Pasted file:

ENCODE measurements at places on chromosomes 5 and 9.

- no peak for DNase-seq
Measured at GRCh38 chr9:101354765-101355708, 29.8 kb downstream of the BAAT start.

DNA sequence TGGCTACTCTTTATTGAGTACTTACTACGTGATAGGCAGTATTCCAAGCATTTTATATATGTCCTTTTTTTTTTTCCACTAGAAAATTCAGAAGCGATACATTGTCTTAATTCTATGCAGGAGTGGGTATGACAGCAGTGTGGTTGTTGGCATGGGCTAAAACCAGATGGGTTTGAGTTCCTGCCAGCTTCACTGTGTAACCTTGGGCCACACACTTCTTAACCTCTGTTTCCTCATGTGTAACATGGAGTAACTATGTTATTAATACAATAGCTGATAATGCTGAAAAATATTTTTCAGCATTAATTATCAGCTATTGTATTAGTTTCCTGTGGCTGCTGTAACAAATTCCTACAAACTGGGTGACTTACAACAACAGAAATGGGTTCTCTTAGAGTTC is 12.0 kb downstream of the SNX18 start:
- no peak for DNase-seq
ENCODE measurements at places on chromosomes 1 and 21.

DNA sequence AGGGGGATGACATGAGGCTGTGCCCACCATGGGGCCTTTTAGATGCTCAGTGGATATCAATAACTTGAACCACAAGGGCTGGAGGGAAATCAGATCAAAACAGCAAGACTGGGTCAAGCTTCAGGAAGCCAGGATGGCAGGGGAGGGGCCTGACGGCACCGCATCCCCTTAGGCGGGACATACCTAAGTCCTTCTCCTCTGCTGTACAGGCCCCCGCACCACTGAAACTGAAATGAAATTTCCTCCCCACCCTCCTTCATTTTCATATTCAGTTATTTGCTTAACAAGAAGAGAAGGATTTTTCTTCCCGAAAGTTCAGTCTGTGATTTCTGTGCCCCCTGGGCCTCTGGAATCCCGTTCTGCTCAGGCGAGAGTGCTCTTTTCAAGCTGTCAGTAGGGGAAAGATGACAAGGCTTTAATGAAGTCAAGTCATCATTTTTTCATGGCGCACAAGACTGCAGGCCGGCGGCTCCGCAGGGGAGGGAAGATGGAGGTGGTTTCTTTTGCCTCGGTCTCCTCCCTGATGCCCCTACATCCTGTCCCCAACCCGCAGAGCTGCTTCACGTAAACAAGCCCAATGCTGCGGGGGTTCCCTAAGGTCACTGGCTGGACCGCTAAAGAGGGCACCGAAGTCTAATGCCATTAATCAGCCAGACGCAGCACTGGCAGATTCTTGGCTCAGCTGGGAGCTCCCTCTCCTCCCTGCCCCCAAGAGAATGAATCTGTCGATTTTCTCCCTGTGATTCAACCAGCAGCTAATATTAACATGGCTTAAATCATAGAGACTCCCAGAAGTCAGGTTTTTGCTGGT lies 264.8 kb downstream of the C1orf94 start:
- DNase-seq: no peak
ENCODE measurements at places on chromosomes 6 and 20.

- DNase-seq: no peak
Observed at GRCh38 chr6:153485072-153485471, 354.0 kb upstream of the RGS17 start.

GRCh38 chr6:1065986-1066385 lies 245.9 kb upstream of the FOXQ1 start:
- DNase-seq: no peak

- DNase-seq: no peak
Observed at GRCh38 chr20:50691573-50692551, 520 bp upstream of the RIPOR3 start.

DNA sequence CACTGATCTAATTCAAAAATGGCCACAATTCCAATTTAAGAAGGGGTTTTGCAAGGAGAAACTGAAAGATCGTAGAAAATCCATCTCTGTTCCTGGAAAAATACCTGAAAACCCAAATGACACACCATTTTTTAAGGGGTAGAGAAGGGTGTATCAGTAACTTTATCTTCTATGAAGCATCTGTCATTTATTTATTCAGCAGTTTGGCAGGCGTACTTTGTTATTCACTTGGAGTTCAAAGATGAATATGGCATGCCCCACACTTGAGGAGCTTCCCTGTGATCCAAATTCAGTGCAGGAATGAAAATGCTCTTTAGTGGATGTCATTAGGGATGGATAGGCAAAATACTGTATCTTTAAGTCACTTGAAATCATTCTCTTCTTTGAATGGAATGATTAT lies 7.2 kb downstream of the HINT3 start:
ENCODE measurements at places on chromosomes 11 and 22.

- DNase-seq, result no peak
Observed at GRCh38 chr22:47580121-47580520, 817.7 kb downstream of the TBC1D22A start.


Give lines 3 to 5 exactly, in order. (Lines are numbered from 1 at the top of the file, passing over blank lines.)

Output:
Measured at GRCh38 chr9:101354765-101355708, 29.8 kb downstream of the BAAT start.

DNA sequence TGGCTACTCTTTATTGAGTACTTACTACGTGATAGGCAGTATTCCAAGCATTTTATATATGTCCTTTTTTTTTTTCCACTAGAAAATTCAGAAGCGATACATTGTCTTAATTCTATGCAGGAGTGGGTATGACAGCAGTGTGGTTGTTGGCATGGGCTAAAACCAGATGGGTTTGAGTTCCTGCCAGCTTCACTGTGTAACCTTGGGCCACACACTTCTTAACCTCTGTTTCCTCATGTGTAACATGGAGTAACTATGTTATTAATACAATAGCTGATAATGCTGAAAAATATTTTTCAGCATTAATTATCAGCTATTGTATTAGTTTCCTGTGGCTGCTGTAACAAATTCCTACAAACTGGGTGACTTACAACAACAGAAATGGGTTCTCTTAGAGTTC is 12.0 kb downstream of the SNX18 start:
- no peak for DNase-seq